CHICAGO (CBS) — Mayor Lori Lightfoot on Wednesday officially nominated Maurice Cox for Chicago Commissioner of Planning and Development.

Cox most recently held the same position in Detroit.

“It is time that the city focuses on development that is directed throughout every community and into areas that have been overlooked for decades,” Mayor Lightfoot said in a news release. “Maurice Cox is uniquely qualified to help create a city where development addresses the fundamental needs of every neighborhood so that Chicago benefits and equitably works for all its residents.”

Cox’s hiring was first announced late last month.

Cox has taught at Syracuse University, the University of Virginia, and the Graduate School of Design at Harvard University, according to the Mayor’s office. He also served as associate dean for community engagement at Tulane University and the director of the Tulane City Center in New Orleans.

Cox was also mayor of Charlottesville, Virginia from 2002 to 2004, and also served in various other municipal government roles in Charlottesville, the Mayor’s office said.

In Detroit, Cox developed a new and resident-centered planning and development department, and focused on the equitable redevelopment of neighborhoods as he implemented planning strategies intended to foster the city’s revitalization.

In a 2016 article, Architect Magazine writer Karrie Jacobs wrote that Cox, then relatively new to the Detroit post, was considered to be a “phenomenon” within urban planning circles as he executed a vision to remake Detroit.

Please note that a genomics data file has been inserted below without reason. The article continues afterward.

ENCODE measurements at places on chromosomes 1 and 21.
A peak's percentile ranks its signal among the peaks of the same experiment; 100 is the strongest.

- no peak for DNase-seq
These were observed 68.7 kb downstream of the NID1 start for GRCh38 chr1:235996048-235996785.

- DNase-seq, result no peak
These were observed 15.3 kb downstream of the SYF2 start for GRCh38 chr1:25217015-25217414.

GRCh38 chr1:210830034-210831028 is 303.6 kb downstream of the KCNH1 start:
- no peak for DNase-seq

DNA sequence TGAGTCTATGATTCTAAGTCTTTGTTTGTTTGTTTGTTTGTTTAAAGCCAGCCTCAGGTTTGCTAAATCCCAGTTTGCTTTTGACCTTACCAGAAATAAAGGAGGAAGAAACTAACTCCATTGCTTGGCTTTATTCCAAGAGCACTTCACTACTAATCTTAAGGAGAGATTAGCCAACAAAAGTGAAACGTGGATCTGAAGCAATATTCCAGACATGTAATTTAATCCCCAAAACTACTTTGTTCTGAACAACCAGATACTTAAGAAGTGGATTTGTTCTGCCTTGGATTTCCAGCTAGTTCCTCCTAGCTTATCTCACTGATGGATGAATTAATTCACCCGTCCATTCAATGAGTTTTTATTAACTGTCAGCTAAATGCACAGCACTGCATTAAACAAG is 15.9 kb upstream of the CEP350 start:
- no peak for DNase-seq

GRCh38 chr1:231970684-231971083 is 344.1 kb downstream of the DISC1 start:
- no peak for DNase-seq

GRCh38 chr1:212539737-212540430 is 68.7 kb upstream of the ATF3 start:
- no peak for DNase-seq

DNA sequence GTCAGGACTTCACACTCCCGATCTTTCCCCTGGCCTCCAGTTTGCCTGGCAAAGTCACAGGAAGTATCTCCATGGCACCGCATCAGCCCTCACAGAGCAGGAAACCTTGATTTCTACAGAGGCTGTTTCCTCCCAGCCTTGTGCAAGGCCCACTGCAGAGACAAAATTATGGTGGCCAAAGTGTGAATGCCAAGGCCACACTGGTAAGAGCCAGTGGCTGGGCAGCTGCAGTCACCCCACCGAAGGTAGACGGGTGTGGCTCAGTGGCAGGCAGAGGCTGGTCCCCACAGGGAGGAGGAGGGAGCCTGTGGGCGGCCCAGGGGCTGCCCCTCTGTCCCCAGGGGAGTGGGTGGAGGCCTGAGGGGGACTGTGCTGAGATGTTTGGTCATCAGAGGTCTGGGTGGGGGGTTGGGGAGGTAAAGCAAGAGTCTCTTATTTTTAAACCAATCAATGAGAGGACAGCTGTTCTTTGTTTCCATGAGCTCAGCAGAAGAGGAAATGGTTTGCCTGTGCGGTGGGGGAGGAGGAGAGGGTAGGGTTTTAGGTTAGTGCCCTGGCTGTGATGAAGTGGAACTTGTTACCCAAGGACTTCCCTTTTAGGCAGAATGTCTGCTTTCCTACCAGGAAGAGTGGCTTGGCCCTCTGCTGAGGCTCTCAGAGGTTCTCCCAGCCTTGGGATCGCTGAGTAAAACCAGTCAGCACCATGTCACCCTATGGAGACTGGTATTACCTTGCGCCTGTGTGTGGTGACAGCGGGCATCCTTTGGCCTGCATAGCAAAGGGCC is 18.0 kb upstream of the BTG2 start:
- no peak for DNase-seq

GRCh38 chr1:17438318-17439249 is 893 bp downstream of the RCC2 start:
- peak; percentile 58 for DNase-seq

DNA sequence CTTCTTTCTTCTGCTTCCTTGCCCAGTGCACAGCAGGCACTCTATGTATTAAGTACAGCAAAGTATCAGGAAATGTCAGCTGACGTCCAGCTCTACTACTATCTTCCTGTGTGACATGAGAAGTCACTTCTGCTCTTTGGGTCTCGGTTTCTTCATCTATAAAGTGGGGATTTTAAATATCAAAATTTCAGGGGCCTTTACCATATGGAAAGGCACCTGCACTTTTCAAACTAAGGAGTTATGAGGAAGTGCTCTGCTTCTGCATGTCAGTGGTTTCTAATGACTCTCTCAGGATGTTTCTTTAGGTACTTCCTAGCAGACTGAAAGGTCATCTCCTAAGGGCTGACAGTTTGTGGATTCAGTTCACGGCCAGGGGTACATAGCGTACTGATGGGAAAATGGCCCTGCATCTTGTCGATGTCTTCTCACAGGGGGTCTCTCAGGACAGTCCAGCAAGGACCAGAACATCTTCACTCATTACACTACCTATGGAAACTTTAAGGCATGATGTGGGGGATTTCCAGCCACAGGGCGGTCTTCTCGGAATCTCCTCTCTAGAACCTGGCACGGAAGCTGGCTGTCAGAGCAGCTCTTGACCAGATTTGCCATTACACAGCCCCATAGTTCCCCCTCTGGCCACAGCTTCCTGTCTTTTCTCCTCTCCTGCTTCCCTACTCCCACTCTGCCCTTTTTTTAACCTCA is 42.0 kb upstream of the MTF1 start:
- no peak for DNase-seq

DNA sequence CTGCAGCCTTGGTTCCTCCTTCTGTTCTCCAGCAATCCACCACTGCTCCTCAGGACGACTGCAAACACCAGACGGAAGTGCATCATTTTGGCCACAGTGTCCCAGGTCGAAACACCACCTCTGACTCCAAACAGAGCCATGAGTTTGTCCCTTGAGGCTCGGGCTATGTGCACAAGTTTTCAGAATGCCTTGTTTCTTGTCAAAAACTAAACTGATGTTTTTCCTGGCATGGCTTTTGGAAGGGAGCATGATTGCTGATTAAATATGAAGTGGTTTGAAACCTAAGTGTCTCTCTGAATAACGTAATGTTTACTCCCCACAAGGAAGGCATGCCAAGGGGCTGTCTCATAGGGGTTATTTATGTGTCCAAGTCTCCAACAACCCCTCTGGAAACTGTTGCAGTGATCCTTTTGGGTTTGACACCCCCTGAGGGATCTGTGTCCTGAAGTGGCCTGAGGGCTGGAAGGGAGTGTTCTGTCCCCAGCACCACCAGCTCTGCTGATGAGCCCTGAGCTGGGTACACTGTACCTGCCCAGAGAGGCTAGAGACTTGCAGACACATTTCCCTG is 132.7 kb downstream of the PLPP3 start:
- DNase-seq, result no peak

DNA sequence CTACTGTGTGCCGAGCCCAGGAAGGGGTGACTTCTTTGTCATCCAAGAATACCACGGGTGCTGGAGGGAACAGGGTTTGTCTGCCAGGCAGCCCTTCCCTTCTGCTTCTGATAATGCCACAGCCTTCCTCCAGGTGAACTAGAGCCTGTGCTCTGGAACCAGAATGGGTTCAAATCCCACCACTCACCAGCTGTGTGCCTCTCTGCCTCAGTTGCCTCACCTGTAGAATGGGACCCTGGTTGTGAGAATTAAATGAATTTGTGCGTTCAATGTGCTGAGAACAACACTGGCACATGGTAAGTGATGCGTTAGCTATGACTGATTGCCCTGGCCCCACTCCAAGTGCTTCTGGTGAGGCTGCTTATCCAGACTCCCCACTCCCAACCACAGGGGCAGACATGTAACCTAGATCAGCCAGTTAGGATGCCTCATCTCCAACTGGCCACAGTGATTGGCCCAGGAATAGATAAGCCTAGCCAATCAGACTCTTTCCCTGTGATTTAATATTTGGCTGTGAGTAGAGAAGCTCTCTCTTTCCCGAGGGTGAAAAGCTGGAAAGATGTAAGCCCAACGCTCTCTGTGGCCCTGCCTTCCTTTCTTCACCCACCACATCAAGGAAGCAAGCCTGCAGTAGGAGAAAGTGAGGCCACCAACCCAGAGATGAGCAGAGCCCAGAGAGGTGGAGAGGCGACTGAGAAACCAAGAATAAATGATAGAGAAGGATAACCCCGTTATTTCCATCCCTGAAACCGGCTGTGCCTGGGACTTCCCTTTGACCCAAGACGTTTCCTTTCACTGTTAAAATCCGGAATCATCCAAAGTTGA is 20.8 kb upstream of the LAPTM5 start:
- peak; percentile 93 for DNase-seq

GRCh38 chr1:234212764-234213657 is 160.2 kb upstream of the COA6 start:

The article noted that former Detroit Mayor Dave Bing’s administration had focused city planning efforts on dividing the city’s neighborhoods into categories of “steady, transitional, and distressed,” and withdrawing city services such as street lights and ambulances from the worst-off parts of the city.

That changed after Detroit went bankrupt and elected Mayor Mike Duggan, who appointed Cox, Jacobs wrote. With the dramatic population loss in Detroit having stopped, Cox introduced a new approach in which distressed neighborhoods were no longer cut off, but instead linked with adjacent neighborhoods that were in better shape, Jacobs wrote.

Cox also focused on how vacant land could be an asset for uses such as urban agriculture – saying the goal would be to develop neighborhoods where people want to live because food is being grown in them, the article said.

He also engaged the famed firm Skidmore, Owings & Merrill to redevelop parts of downtown Detroit – including a 57-acre patch that was cleared in the 1990s for a casino that was never built, Jacobs wrote.

In the Chicago Mayor’s office news release, Cox expressed excitement at heading to the Windy City.

“Chicago is one of the most architecturally beautiful and inspiring cities in the world,” Cox said in the release. “It is an honor to join Mayor Lightfoot’s team in our effort to harness the creative energy and resources that presently fuel the resurgence of downtown and expand it to all neighborhoods to create a more equitable and just city.”

Eleanor Gorski has served as acting Planning and Development commissioner since Mayor Lightfoot took office, and will remain with the department as first deputy, the Mayor’s office said.